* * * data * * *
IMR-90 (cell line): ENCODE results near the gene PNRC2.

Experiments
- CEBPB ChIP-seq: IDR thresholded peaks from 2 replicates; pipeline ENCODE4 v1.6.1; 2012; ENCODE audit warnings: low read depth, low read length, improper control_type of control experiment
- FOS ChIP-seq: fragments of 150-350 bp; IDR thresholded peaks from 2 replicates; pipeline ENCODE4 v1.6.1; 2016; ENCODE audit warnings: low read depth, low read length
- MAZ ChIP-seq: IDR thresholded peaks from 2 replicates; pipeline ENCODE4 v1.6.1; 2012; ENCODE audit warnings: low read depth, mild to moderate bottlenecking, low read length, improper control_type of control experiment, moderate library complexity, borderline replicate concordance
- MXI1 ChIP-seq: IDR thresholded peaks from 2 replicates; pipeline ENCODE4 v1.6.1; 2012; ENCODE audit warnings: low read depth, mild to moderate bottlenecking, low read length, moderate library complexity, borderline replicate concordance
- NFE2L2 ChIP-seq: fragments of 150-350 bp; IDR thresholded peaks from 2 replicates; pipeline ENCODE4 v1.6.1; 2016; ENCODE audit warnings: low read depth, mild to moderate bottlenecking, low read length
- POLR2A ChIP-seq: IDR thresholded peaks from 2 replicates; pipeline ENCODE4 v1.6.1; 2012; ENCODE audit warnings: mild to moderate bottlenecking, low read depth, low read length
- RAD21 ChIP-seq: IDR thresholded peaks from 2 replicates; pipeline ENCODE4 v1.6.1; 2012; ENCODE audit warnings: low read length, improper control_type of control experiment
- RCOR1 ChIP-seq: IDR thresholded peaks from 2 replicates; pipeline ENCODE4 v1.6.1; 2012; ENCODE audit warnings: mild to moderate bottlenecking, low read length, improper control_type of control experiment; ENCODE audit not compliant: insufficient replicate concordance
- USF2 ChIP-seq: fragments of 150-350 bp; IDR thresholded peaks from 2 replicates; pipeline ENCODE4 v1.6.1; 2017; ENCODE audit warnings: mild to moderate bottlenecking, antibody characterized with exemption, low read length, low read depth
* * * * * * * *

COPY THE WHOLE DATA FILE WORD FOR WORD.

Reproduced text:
IMR-90 (cell line): ENCODE results near the gene PNRC2.

Experiments
- CEBPB ChIP-seq: IDR thresholded peaks from 2 replicates; pipeline ENCODE4 v1.6.1; 2012; ENCODE audit warnings: low read depth, low read length, improper control_type of control experiment
- FOS ChIP-seq: fragments of 150-350 bp; IDR thresholded peaks from 2 replicates; pipeline ENCODE4 v1.6.1; 2016; ENCODE audit warnings: low read depth, low read length
- MAZ ChIP-seq: IDR thresholded peaks from 2 replicates; pipeline ENCODE4 v1.6.1; 2012; ENCODE audit warnings: low read depth, mild to moderate bottlenecking, low read length, improper control_type of control experiment, moderate library complexity, borderline replicate concordance
- MXI1 ChIP-seq: IDR thresholded peaks from 2 replicates; pipeline ENCODE4 v1.6.1; 2012; ENCODE audit warnings: low read depth, mild to moderate bottlenecking, low read length, moderate library complexity, borderline replicate concordance
- NFE2L2 ChIP-seq: fragments of 150-350 bp; IDR thresholded peaks from 2 replicates; pipeline ENCODE4 v1.6.1; 2016; ENCODE audit warnings: low read depth, mild to moderate bottlenecking, low read length
- POLR2A ChIP-seq: IDR thresholded peaks from 2 replicates; pipeline ENCODE4 v1.6.1; 2012; ENCODE audit warnings: mild to moderate bottlenecking, low read depth, low read length
- RAD21 ChIP-seq: IDR thresholded peaks from 2 replicates; pipeline ENCODE4 v1.6.1; 2012; ENCODE audit warnings: low read length, improper control_type of control experiment
- RCOR1 ChIP-seq: IDR thresholded peaks from 2 replicates; pipeline ENCODE4 v1.6.1; 2012; ENCODE audit warnings: mild to moderate bottlenecking, low read length, improper control_type of control experiment; ENCODE audit not compliant: insufficient replicate concordance
- USF2 ChIP-seq: fragments of 150-350 bp; IDR thresholded peaks from 2 replicates; pipeline ENCODE4 v1.6.1; 2017; ENCODE audit warnings: mild to moderate bottlenecking, antibody characterized with exemption, low read length, low read depth